Regimental History of the 5th Lancers
There is a regimental history: The History of the 5th (Royal Irish) Regiment of Dragoons from 1689 to 1799, afterwards The 5th Royal Irish Lancers from 1858 to 1921 by Col. J. R. Harvey, completed to 1921 by Lieut-Col H. A. Cape. This book was published in 1923 and hasn’t been reprinted and is difficult to find. This book draws heavily from the war diaries of the 5th Lancers and is divided up into paragraphs by date. This is a very useful book to have when researching the Regiment and I looked at a copy at the British Library.
Imperial War Museum
The Imperial War Museum holds the following collections relating to the Regiment:
- Soldiers’ Small Book of A. E. Arnold which contains a list of soldiers who served with the Regiment: Private Papers of J. A. Arnold: Documents.13917.
- Collection of letters written by Captain Vane de Vallance Mortimer Vallance who served with the Regiment before, during and after the war. Vallance also served with the Nigeria Regiment: Private Papers of Captain V de V M Vallance: Documents.16632.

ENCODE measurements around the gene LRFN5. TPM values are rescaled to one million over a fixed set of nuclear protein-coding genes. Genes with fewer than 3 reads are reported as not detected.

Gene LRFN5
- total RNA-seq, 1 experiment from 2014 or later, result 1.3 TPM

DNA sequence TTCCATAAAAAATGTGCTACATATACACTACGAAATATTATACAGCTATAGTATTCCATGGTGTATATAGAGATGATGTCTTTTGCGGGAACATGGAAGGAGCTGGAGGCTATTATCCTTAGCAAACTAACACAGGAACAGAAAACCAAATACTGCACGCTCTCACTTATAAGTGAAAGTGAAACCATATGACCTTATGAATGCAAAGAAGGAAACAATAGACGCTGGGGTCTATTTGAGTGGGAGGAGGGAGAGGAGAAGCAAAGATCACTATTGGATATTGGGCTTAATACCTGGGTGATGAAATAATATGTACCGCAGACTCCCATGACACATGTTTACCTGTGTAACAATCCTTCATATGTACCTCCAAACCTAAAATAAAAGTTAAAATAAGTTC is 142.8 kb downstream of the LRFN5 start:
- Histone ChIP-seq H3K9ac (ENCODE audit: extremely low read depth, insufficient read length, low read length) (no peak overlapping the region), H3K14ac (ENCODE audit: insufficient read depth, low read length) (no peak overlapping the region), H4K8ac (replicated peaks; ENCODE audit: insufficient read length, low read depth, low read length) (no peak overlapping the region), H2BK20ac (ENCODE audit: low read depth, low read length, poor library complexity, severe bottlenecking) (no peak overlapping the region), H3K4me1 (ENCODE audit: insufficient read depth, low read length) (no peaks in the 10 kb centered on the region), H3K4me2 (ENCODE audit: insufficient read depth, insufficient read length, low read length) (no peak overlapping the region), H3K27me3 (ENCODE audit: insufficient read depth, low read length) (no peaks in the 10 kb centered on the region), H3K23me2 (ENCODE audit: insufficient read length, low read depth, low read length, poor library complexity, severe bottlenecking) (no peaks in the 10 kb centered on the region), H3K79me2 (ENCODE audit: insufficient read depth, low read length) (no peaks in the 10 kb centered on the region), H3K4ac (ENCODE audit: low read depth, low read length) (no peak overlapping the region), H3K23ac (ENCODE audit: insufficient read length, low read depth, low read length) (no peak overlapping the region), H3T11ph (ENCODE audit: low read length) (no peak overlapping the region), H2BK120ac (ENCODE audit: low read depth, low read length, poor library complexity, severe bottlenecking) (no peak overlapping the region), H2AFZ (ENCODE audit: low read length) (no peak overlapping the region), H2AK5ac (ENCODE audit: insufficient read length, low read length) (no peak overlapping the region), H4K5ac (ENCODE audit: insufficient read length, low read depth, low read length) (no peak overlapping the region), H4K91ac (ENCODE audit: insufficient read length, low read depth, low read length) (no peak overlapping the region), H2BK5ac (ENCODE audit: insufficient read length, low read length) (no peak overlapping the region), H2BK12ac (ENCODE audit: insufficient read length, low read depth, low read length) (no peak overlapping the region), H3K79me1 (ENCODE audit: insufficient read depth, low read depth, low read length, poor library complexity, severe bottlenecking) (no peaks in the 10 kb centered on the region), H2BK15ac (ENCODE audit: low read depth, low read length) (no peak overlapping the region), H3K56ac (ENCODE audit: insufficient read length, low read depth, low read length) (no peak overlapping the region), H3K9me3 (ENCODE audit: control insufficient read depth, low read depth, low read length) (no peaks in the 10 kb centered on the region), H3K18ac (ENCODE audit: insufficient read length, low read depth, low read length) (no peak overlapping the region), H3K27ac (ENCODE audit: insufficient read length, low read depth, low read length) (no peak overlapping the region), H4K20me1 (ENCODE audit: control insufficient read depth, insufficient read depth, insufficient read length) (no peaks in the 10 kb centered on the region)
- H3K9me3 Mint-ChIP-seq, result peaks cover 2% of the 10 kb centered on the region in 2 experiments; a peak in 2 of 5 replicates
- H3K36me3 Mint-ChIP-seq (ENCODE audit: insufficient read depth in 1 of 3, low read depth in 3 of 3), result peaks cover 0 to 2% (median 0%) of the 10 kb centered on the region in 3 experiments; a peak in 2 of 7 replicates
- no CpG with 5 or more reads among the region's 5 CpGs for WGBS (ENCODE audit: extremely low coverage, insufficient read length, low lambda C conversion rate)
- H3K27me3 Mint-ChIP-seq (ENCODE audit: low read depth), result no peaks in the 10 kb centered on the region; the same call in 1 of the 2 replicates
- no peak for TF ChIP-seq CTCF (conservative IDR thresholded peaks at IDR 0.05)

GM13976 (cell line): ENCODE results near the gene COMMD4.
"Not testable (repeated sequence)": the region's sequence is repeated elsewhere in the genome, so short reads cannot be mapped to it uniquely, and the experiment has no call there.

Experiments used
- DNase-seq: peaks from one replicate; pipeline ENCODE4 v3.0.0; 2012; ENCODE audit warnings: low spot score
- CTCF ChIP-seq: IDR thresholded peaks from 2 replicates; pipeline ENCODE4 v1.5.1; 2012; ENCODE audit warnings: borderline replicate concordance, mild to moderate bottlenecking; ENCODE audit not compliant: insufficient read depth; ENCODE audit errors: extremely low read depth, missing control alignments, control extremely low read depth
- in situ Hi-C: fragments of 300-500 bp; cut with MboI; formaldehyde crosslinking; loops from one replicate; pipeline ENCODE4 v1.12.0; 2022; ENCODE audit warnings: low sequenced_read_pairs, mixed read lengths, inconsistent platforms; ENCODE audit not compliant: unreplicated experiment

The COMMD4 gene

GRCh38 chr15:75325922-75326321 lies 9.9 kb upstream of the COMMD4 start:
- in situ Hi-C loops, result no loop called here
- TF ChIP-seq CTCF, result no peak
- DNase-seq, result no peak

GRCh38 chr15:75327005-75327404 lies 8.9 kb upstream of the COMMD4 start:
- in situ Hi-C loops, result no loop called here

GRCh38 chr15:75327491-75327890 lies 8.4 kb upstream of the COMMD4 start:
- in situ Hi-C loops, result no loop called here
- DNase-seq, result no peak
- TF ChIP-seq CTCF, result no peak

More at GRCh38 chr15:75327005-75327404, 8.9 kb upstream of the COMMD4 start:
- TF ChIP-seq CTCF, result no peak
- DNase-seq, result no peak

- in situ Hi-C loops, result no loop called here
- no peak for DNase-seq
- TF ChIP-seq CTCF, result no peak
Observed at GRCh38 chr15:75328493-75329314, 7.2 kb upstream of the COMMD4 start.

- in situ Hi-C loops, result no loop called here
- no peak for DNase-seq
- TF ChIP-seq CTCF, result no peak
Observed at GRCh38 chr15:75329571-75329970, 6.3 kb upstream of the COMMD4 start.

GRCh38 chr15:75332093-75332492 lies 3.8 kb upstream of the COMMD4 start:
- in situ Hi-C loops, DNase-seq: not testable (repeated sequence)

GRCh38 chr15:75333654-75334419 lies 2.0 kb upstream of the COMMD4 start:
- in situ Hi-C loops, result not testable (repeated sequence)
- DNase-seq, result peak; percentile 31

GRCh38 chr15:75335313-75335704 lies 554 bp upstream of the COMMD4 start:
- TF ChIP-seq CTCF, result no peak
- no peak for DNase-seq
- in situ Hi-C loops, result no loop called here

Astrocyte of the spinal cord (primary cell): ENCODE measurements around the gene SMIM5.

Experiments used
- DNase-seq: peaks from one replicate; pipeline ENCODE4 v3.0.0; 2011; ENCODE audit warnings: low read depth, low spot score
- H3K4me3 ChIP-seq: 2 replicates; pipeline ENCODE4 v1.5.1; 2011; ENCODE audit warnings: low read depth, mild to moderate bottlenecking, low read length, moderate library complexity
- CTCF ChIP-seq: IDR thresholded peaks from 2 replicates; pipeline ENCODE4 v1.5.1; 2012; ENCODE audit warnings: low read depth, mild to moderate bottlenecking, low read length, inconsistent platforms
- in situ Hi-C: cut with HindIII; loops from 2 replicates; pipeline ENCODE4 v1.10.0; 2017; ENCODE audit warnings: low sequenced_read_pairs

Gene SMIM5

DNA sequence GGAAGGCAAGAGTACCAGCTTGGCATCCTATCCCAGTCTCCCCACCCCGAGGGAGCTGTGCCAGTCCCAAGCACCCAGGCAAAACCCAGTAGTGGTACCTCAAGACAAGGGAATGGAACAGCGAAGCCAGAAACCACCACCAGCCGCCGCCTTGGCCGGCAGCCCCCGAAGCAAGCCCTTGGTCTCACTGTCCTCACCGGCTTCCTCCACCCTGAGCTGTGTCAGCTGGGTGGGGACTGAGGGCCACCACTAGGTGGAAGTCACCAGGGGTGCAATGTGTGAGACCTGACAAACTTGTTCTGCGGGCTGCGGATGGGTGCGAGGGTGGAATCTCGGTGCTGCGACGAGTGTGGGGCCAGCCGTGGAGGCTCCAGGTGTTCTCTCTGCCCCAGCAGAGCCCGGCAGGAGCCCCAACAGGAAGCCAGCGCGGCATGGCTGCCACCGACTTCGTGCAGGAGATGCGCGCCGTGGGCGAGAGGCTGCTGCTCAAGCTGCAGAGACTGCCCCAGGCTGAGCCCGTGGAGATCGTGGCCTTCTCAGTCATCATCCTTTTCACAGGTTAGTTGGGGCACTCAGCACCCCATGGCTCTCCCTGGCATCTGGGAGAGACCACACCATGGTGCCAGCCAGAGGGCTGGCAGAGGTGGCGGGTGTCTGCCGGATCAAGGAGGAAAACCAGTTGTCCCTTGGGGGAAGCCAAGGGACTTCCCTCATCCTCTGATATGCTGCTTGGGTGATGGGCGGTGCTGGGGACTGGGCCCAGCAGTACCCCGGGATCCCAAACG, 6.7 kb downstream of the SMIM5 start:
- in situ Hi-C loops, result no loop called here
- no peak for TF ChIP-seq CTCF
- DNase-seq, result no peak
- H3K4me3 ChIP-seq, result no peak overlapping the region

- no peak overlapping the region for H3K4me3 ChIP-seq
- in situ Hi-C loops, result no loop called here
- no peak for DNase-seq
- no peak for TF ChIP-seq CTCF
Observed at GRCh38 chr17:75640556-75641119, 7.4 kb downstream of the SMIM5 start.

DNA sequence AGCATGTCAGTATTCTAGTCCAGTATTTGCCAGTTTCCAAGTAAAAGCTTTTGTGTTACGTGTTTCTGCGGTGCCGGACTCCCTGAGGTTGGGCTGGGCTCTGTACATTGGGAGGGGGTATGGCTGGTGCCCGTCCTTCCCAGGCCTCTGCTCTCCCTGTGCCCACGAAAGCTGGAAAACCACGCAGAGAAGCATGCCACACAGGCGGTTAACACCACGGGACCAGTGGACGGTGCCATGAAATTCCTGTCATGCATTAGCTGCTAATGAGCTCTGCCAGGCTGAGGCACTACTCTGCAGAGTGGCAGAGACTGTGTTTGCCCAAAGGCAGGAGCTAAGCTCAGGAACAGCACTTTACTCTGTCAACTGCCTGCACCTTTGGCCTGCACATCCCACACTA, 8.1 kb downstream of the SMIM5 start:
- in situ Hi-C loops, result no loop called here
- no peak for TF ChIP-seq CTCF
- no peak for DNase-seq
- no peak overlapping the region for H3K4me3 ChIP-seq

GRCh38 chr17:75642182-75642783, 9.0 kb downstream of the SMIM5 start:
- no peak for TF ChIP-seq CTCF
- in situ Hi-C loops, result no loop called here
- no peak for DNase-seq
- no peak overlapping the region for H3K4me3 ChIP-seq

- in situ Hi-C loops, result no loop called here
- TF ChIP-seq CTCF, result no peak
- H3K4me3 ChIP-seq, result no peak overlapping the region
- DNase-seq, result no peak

- A pocket diary kept by Brigadier-General Anthony Morton Henley who served as a Captain with the 5th Lancers between August and October 1914 which is part of a larger collection: Private Papers of Brigadier General A M Henley CMG DSO: Documents.9898.
- Two diaries written by Percy Bottling totalling over 200 pages in which he recorded his service with the Regiment between August and December 1914. There are also other documents relating to his service: Private Papers of P Botting: Documents.6481.
- Letters and training notebook written by Arthur Herbert who served with the Regiment before the war and in East Africa where he was killed in action on 7 January 1918: Private Papers of A Herbert: Documents.6481.
Extracts from the War Diary of the 5th (Royal Irish) Lancers
The extract below is the war diary of the 5th Lancers for the month of February 1915. This is one of the more detailed months when the Regiment was in the trenches at Ypres and billeted in the surrounding area.
1-28 February 1915 WO95/1134/2
Souverain: 1 February 1915: Remained in billets at Souverain, 1 mile East of Hazebrouck. Orders were received to be ready to move either mounted or dismounted at short notice to go to the support of either the 1st or 2nd Armies.